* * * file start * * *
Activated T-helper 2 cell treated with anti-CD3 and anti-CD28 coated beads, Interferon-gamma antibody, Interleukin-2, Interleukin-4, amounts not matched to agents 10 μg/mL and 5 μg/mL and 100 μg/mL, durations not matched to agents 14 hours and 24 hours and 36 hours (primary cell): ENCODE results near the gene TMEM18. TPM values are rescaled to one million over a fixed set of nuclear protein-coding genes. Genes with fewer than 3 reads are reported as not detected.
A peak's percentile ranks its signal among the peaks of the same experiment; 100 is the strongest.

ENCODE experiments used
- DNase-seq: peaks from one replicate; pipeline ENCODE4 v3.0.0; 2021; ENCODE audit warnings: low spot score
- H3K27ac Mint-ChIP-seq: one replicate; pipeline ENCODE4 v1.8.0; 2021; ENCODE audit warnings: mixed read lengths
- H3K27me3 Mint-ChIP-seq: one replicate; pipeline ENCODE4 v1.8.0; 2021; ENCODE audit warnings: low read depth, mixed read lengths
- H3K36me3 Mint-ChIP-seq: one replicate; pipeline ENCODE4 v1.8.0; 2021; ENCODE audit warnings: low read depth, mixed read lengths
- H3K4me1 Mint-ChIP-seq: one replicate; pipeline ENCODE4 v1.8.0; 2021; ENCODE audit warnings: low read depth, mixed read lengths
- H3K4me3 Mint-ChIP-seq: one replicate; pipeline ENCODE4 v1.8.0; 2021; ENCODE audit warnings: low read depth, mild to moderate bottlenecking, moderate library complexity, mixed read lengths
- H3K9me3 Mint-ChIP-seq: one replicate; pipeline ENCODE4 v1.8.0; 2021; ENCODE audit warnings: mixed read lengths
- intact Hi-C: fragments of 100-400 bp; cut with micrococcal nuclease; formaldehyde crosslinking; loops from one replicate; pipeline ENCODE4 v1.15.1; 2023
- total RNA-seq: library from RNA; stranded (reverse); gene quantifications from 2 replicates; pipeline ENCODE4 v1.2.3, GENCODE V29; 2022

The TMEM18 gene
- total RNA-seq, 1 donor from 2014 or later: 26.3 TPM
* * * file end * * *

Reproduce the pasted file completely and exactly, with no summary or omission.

Activated T-helper 2 cell treated with anti-CD3 and anti-CD28 coated beads, Interferon-gamma antibody, Interleukin-2, Interleukin-4, amounts not matched to agents 10 μg/mL and 5 μg/mL and 100 μg/mL, durations not matched to agents 14 hours and 24 hours and 36 hours (primary cell): ENCODE results near the gene TMEM18. TPM values are rescaled to one million over a fixed set of nuclear protein-coding genes. Genes with fewer than 3 reads are reported as not detected.
A peak's percentile ranks its signal among the peaks of the same experiment; 100 is the strongest.

ENCODE experiments used
- DNase-seq: peaks from one replicate; pipeline ENCODE4 v3.0.0; 2021; ENCODE audit warnings: low spot score
- H3K27ac Mint-ChIP-seq: one replicate; pipeline ENCODE4 v1.8.0; 2021; ENCODE audit warnings: mixed read lengths
- H3K27me3 Mint-ChIP-seq: one replicate; pipeline ENCODE4 v1.8.0; 2021; ENCODE audit warnings: low read depth, mixed read lengths
- H3K36me3 Mint-ChIP-seq: one replicate; pipeline ENCODE4 v1.8.0; 2021; ENCODE audit warnings: low read depth, mixed read lengths
- H3K4me1 Mint-ChIP-seq: one replicate; pipeline ENCODE4 v1.8.0; 2021; ENCODE audit warnings: low read depth, mixed read lengths
- H3K4me3 Mint-ChIP-seq: one replicate; pipeline ENCODE4 v1.8.0; 2021; ENCODE audit warnings: low read depth, mild to moderate bottlenecking, moderate library complexity, mixed read lengths
- H3K9me3 Mint-ChIP-seq: one replicate; pipeline ENCODE4 v1.8.0; 2021; ENCODE audit warnings: mixed read lengths
- intact Hi-C: fragments of 100-400 bp; cut with micrococcal nuclease; formaldehyde crosslinking; loops from one replicate; pipeline ENCODE4 v1.15.1; 2023
- total RNA-seq: library from RNA; stranded (reverse); gene quantifications from 2 replicates; pipeline ENCODE4 v1.2.3, GENCODE V29; 2022

The TMEM18 gene
- total RNA-seq, 1 donor from 2014 or later: 26.3 TPM